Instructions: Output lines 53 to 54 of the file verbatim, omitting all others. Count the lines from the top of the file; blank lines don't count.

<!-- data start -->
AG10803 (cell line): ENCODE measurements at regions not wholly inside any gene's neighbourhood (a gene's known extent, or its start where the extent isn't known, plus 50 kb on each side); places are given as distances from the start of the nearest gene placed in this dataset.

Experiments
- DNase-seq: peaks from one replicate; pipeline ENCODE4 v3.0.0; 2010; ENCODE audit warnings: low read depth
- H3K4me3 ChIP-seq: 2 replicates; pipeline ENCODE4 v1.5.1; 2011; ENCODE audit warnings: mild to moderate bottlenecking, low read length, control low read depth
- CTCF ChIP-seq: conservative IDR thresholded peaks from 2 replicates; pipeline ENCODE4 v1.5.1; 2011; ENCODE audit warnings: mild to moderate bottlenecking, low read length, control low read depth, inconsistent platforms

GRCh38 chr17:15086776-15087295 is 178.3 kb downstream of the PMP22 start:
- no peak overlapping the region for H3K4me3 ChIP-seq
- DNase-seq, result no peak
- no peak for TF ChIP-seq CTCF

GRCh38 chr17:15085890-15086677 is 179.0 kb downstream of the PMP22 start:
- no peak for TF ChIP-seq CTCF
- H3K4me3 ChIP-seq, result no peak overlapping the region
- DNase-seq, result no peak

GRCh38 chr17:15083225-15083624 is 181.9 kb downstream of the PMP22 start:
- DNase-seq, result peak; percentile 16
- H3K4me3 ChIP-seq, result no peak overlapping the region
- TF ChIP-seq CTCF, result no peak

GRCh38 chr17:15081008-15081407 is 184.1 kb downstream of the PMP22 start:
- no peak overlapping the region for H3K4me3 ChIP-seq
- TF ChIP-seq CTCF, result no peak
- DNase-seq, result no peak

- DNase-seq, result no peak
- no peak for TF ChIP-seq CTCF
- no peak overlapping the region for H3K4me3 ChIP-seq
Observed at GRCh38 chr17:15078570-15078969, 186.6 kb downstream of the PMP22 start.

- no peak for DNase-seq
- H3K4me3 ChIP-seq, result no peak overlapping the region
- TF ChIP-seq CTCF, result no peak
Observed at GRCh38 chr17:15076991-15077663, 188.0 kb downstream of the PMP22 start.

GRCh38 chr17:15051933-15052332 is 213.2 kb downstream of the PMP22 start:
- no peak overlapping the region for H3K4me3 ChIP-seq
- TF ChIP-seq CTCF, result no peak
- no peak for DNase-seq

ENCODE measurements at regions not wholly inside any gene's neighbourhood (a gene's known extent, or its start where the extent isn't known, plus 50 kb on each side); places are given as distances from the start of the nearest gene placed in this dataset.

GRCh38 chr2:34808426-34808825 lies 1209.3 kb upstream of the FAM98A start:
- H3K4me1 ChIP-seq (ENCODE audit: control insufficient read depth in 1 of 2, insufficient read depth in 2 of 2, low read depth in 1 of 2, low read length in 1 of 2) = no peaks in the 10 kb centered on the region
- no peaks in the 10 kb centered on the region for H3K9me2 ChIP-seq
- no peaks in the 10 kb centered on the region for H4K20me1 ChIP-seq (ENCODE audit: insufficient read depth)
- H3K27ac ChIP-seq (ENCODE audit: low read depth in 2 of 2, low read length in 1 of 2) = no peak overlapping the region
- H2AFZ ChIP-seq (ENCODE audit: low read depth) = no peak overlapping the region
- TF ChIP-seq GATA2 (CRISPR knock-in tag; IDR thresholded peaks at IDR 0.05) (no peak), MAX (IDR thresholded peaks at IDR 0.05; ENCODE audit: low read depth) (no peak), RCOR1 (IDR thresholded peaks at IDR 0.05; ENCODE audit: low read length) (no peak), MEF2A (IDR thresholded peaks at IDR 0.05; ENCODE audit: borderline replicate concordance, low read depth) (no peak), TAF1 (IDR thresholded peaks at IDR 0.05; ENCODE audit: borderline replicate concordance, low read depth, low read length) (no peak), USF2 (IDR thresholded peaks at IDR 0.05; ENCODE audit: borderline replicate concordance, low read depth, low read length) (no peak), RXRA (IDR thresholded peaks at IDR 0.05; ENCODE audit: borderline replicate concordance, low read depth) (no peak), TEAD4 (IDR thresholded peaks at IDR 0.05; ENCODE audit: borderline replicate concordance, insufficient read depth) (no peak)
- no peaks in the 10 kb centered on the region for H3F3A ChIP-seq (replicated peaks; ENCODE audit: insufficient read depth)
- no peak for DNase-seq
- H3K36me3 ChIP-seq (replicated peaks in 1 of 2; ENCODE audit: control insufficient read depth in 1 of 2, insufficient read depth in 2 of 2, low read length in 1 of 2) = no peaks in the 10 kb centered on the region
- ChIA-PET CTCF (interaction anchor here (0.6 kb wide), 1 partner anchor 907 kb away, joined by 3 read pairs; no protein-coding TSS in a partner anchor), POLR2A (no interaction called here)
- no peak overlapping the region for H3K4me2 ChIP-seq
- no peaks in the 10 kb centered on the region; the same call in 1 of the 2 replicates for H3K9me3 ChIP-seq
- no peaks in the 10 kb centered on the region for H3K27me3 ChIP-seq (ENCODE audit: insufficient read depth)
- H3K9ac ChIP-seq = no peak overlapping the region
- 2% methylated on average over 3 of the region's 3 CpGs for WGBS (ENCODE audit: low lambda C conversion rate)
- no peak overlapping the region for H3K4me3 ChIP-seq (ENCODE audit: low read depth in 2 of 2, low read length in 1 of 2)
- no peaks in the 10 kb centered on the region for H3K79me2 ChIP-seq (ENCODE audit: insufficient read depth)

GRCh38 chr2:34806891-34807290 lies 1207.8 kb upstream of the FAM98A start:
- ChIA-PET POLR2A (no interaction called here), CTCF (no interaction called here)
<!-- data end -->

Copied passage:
GRCh38 chr2:34806891-34807290 lies 1207.8 kb upstream of the FAM98A start:
- ChIA-PET POLR2A (no interaction called here), CTCF (no interaction called here)